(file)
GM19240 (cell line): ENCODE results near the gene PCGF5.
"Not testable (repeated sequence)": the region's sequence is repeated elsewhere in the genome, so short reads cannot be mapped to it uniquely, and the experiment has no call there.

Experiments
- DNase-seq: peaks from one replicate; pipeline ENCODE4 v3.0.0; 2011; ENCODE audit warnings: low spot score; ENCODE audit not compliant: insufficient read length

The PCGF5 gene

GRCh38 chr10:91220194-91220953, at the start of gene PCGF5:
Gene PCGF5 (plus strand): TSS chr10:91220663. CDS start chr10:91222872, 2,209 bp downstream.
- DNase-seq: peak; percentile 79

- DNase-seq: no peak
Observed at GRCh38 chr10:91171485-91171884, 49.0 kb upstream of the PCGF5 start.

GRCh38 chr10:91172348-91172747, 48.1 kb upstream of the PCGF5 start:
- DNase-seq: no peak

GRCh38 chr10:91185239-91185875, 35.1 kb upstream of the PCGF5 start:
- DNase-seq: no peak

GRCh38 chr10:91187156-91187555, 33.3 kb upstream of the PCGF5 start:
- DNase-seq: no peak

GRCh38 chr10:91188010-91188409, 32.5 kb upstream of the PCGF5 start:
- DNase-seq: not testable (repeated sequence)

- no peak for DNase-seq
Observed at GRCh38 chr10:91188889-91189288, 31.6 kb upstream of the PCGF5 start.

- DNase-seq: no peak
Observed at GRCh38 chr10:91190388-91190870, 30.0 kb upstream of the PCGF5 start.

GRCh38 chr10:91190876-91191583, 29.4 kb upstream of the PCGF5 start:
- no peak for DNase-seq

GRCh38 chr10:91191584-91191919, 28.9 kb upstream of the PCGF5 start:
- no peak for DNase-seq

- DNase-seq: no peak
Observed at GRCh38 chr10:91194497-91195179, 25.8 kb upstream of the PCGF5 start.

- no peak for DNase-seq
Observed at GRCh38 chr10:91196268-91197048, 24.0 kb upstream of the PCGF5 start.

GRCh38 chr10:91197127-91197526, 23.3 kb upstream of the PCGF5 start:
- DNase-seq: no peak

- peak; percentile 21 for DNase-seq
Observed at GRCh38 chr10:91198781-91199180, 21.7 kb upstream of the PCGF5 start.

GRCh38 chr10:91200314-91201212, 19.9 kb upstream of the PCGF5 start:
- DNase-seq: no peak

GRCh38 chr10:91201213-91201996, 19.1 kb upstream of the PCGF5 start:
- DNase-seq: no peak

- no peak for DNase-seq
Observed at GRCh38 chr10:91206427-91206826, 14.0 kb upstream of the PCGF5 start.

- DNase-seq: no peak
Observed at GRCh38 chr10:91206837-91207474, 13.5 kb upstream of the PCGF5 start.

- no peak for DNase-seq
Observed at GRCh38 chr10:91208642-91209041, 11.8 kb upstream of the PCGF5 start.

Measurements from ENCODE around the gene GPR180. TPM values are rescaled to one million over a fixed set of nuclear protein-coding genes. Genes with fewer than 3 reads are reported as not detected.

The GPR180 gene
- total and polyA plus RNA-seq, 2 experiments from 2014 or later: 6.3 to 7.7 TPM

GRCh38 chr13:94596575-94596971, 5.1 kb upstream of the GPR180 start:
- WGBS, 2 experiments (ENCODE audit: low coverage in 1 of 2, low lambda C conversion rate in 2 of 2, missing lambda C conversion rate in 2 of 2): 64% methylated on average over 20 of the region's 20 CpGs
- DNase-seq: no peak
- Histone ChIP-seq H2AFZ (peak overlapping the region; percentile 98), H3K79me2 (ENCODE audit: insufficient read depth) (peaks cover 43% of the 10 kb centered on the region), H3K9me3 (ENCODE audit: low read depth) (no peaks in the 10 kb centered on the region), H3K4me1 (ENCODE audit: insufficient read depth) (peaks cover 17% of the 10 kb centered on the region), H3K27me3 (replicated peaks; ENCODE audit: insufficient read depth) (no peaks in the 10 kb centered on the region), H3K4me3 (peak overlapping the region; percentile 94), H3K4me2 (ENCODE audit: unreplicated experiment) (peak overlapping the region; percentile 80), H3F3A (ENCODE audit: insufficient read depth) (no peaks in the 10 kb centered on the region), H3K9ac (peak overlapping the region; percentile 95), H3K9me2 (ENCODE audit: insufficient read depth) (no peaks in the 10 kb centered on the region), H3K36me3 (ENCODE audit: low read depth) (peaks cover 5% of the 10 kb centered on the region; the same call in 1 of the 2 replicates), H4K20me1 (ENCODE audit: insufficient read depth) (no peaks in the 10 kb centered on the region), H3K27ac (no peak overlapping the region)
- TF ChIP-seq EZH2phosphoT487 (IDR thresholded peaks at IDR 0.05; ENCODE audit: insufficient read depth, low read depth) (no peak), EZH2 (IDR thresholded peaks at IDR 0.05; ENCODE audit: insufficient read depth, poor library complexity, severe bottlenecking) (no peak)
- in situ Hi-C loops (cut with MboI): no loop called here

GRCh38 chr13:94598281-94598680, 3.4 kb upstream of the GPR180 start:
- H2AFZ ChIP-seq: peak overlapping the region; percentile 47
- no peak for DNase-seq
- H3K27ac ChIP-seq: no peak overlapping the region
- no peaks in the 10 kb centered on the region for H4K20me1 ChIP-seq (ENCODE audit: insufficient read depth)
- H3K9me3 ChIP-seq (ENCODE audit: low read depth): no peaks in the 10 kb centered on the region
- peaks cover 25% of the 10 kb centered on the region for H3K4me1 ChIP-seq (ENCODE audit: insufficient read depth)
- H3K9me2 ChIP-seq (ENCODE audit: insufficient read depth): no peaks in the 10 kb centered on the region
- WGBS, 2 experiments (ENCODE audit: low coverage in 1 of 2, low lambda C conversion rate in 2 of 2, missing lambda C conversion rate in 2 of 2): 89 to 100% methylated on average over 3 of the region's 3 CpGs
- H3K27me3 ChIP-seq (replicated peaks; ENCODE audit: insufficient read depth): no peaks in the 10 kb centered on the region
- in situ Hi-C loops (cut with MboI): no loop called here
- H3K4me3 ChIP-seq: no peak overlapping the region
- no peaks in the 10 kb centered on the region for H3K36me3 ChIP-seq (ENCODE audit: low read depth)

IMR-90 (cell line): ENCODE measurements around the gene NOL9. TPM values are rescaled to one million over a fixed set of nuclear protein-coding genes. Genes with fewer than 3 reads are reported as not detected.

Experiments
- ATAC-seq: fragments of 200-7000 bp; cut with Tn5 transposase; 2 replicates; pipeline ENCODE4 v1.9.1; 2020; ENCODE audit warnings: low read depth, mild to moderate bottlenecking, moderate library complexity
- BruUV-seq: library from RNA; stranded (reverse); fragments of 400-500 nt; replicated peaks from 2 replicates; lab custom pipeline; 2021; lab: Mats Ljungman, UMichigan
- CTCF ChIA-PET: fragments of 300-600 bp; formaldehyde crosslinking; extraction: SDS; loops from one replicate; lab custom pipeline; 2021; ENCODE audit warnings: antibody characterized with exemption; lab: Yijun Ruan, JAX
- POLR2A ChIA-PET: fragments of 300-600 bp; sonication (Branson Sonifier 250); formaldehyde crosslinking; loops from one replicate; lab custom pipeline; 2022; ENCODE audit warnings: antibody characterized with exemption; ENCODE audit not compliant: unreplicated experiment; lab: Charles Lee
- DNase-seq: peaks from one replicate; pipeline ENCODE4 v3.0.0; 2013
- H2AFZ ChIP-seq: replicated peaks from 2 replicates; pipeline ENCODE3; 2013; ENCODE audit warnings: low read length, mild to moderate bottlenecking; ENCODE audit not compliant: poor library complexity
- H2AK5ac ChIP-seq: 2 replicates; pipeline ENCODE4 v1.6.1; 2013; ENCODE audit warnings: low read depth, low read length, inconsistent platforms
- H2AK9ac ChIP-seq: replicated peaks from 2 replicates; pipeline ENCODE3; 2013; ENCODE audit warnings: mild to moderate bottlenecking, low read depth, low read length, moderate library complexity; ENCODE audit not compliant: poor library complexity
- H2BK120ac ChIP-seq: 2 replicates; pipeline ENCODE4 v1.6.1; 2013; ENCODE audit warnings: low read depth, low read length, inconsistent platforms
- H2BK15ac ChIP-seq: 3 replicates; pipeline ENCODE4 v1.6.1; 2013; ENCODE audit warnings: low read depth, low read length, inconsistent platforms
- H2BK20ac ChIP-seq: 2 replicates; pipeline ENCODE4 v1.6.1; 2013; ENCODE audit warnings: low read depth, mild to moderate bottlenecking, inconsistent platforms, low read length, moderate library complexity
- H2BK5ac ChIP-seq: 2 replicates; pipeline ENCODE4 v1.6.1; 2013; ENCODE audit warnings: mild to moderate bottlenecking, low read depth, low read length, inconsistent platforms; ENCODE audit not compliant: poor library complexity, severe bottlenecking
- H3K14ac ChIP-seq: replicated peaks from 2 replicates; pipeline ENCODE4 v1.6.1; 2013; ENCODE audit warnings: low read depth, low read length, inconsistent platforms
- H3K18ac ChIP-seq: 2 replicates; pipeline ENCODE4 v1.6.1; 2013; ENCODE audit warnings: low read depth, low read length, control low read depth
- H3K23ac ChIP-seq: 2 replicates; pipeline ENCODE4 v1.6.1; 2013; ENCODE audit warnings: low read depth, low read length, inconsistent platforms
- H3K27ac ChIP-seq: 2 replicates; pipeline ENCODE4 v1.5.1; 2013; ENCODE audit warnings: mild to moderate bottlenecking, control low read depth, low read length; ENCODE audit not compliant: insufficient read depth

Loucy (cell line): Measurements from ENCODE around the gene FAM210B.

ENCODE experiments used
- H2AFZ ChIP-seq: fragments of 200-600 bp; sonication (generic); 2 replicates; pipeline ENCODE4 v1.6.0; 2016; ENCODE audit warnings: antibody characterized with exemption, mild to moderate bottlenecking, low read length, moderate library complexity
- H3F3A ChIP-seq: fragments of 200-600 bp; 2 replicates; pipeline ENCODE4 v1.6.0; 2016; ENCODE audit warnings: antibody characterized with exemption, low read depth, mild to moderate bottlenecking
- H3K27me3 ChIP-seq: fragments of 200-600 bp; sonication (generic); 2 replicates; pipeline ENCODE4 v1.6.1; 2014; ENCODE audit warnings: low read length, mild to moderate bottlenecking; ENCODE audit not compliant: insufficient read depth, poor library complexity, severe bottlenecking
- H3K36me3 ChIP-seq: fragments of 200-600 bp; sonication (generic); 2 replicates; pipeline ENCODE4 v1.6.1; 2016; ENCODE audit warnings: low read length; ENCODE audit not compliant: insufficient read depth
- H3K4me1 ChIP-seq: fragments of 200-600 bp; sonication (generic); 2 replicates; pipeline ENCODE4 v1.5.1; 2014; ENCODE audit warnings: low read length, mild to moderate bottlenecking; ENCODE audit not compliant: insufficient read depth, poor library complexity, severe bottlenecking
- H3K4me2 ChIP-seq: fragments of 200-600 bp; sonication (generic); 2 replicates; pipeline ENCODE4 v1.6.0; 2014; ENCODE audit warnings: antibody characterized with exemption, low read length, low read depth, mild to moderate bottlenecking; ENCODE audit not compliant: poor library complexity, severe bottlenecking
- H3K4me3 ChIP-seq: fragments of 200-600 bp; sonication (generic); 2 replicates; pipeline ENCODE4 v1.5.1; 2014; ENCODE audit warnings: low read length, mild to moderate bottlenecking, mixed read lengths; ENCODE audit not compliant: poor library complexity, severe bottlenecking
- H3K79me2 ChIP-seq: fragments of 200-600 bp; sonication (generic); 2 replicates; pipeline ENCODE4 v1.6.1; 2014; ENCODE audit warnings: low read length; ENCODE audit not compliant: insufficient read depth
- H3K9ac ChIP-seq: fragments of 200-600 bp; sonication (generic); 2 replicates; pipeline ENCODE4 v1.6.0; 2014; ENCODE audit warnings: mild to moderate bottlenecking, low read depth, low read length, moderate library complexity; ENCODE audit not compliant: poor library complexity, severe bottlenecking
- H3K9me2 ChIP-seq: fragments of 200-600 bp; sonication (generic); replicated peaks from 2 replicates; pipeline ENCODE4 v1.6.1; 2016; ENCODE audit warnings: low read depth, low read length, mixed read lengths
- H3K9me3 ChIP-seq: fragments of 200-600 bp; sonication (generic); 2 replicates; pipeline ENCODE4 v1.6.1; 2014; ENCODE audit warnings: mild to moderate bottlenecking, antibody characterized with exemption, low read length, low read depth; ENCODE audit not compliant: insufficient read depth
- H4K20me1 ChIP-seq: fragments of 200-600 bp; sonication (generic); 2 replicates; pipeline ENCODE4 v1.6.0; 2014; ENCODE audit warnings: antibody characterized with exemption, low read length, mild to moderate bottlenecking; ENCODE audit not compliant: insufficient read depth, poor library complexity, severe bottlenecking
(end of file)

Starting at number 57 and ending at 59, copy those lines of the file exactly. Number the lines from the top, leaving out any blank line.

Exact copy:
- H3K27ac ChIP-seq: no peak overlapping the region
- no peaks in the 10 kb centered on the region for H4K20me1 ChIP-seq (ENCODE audit: insufficient read depth)
- H3K9me3 ChIP-seq (ENCODE audit: low read depth): no peaks in the 10 kb centered on the region